Fairy Tail Review

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"This era will come to an end. Goodbye, Natsu."

As the title implies, Fairy Tail (the game) is inspired by the shonen manga of the same name. While manga and anime-inspired games are a dime a dozen, their quality often comes into question. For each Dragon Ball FighterZ and Naruto: Ultimate Ninja Storm, there has been countless shovelware. Developed by Gust, the studio best known for the Atelier series, Fairy Tail has the potential to be a worthwhile Role-Playing Game. 

Can the Fairy Tail guild rise to stardom in a video game format?


Spoiler Alert

Despite being Gust’s first time adapting Fairy Tail, the game does not start in the same place as the anime or manga. Instead, the Role-Playing Game begins during the final moments of the Tenrou Island arc. This segment serves as both a tutorial and a prelude to the main campaign. From here Fairy Tail mostly focuses on the Grand Magic Games and Tartaros arcs. For those unfamiliar with the source material, the Grand Magic Games arc takes place about halfway through the manga’s original run. Spoiler alert. 

A Blast from the Past

Gust’s Fairy Tail begins with a bang. After defeating his followers off-screen, the Fairy Tail guild’s elite wizards come face to face with the former Guild Master. Now a master of the dark arts, Hades attempts to wipe out the guild he once held dear. This is all simply to gain the attention, and favor, of the greatest Dark Mage ever known: Zeref. Unbeknownst to Hades, “plot armor” and “the power of friendship” are two of shonen manga’s greatest tropes. After a vicious back and forth between both generations, it appears that Hades is the last man standing. Laxus Dreyer, the grandson of Fairy Tail’s current Guild Master, passes the last of his magic to one Natsu Dragneel. Natsu becomes a Lightning Fire Dragon Slayer and proceeds to knock Hades into next week. 

On the subject of time travel, it’s not long before the Fairy Tail guild takes a trip of their own. A white-eyed black dragon known only as “Acnologia” descends into Tenrou Island. Barely able to walk, even the best the guild has to offer is unable to stand against the dragon. With a single Dragon’s Roar, Acnologia engulfs the island and its inhabitants in a blinding light. Despite initial appearances, the Fairy Tail guild does not fall victim to the attack. Instead, they are saved by one of the greatest spells in their arsenal: Fairy Sphere. The spell completely removes the island from time and space. Seven years later, the island magically returns. At that time, however, most have all but forgotten the once great guild.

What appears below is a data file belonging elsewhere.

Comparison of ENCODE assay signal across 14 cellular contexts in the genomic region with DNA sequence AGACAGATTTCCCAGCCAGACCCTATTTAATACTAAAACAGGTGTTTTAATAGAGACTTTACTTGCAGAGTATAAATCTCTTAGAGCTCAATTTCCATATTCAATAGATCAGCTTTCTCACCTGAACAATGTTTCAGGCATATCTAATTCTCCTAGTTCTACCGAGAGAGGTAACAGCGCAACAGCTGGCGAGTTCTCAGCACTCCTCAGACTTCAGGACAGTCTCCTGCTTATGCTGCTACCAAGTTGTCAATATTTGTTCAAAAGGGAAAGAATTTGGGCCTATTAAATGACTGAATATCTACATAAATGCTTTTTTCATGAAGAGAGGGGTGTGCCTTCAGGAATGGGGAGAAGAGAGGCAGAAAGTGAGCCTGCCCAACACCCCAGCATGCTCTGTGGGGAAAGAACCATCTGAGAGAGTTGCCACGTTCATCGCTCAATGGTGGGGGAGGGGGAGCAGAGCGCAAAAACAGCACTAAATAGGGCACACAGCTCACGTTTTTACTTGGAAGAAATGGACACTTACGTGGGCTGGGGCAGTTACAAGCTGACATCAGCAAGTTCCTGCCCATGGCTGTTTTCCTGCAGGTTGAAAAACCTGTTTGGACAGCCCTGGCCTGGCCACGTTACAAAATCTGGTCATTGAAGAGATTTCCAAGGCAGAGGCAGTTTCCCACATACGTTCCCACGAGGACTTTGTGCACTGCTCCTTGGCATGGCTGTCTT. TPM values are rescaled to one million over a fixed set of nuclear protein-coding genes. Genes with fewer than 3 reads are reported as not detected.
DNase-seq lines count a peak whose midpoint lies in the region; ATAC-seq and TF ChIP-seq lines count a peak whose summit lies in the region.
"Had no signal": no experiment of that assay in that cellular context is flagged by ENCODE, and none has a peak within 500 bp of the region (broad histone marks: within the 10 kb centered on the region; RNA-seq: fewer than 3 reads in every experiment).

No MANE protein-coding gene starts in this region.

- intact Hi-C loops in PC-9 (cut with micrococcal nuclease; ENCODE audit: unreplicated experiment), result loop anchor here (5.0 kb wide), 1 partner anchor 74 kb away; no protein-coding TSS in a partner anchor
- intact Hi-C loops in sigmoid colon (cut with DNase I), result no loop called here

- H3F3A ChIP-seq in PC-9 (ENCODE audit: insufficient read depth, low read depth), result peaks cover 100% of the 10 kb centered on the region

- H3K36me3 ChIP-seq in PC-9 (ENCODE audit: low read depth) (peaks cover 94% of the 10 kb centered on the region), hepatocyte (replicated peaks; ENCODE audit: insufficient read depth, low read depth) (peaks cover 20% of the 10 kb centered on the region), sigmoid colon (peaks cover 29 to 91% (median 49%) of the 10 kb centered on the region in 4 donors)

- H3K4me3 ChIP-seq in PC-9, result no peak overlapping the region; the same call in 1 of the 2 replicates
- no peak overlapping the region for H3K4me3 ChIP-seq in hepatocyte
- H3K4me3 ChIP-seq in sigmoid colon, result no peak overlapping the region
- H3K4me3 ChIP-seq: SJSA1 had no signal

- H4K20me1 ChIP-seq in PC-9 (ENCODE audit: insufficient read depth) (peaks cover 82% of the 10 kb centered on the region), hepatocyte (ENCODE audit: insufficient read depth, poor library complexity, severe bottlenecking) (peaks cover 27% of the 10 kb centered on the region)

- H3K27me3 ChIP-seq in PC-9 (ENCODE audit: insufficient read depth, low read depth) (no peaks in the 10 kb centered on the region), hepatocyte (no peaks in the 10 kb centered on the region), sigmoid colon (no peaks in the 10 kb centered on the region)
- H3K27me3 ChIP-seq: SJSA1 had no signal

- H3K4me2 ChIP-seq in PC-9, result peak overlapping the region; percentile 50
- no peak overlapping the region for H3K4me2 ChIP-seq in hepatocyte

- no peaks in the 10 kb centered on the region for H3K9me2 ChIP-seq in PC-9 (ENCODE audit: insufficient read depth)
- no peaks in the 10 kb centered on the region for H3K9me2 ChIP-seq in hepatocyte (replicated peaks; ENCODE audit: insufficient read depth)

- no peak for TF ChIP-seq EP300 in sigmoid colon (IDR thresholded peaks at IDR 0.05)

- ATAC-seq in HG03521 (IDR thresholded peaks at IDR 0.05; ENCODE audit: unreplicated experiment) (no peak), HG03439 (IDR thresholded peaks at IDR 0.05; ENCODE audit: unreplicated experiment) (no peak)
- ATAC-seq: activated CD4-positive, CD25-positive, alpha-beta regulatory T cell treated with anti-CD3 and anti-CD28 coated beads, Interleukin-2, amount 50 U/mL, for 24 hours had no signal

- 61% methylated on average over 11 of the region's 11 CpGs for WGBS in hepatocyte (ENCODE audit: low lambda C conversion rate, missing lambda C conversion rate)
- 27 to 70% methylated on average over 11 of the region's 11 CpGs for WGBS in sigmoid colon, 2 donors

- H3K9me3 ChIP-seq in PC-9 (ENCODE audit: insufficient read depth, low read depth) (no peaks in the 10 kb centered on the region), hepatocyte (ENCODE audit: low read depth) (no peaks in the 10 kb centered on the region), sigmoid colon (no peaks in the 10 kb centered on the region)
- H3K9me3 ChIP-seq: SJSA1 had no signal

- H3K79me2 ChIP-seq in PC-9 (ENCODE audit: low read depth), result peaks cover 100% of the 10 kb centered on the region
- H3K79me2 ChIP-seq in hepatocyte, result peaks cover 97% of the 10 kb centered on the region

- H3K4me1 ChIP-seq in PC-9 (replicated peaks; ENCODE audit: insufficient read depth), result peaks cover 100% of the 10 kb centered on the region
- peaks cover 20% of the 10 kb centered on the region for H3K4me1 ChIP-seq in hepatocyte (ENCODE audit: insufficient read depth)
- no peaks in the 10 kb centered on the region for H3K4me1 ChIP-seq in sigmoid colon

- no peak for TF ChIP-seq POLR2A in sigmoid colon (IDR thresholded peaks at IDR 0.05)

Tournament Arc

Despite starting halfway into the manga’s narrative, Fairy Tail arguably covers one of the best periods for a Gust developed game. While not always an Adventuring Guild in name, the concept has been explored throughout the Atelier series. Dungeons and dragons aside, Fairy Tail revolves around restoring the reputation of the guild. Although this practice occurs throughout the anime, it is most prevalent following the seven-year time skip. 

Luckily Fairy Tail succeeds at catering to not only series fans, but uninitiated as well. The game does a fantastic job of world-building. All of the prominent members of the Fairy Tail guild are fleshed out during the main narrative in addition to optional quests. Unfortunately the same cannot be said about other Player Characters. Former villains such as Lyon Vastia, Jellal Fernandes, and Ultear Milkovich come out of seemingly nowhere. Their importance to their past arcs is practically hidden within an in-game journal. 

Fire & Ice

Fairy Tail‘s colorful cast has always been one of its greatest strengths. This remains true in video game form. The Celestial Wizard Lucy Heartfilia and Fire Dragon Slayer Natsu Dragneel fill the leading roles of female and male protagonists respectively. As the game goes on, each member of Team Natsu shares their moment in the sun. This would also include Ice Wizard Gray Fullbuster, S-Rank Wizard Erza Scarlet, and Sky Dragon Slayer Wendy Marvell. 

In addition to the main story, Fairy Tail also features a plethora of character quests. These events often follow up from scenes in the anime. In one example, Lucy asks the Iron Dragon Slayer Gajeel Redfox about why Natsu wouldn’t eat his own flames. Disturbed by such a question, Gajeel replies by asking Lucy to never repeat herself to their youngest protégé, Wendy. While comedic gold, these character quests are more than a cheap laugh. They consistently flesh characters as well as the relationships between them. 


Grand Re-opening

Upon returning from their seven-year absence, the wizards of Fairy Tail are eager to get back to work. Luckily that is the name of the game. Outside of the major story arcs, much of the game is spent completing quests. Official D to A-Rank quests often entail hunting nearby monsters. Occasional exceptions include scavenger hunts or fighting a mid-boss. The more compelling quests are generally story-driven with a worthwhile cause. Something to sink your teeth into. Unfortunately, these are not the vast majority. True to the manga, only one job can be accepted at a time. While this makes sense narratively speaking, it will likely feel cumbersome to Atelier fans. 

In addition to official quests, the Fairy Tail guild also requests tasks in-house. From pretty early on, Team Natsu is granted the ability to open and upgrade various facilities. Though not mandatory, officially speaking, slacking can lead to later difficulties. Unlike the alphabetically ranked quests, any number of these can be accepted at a time. 

Magic for Dummies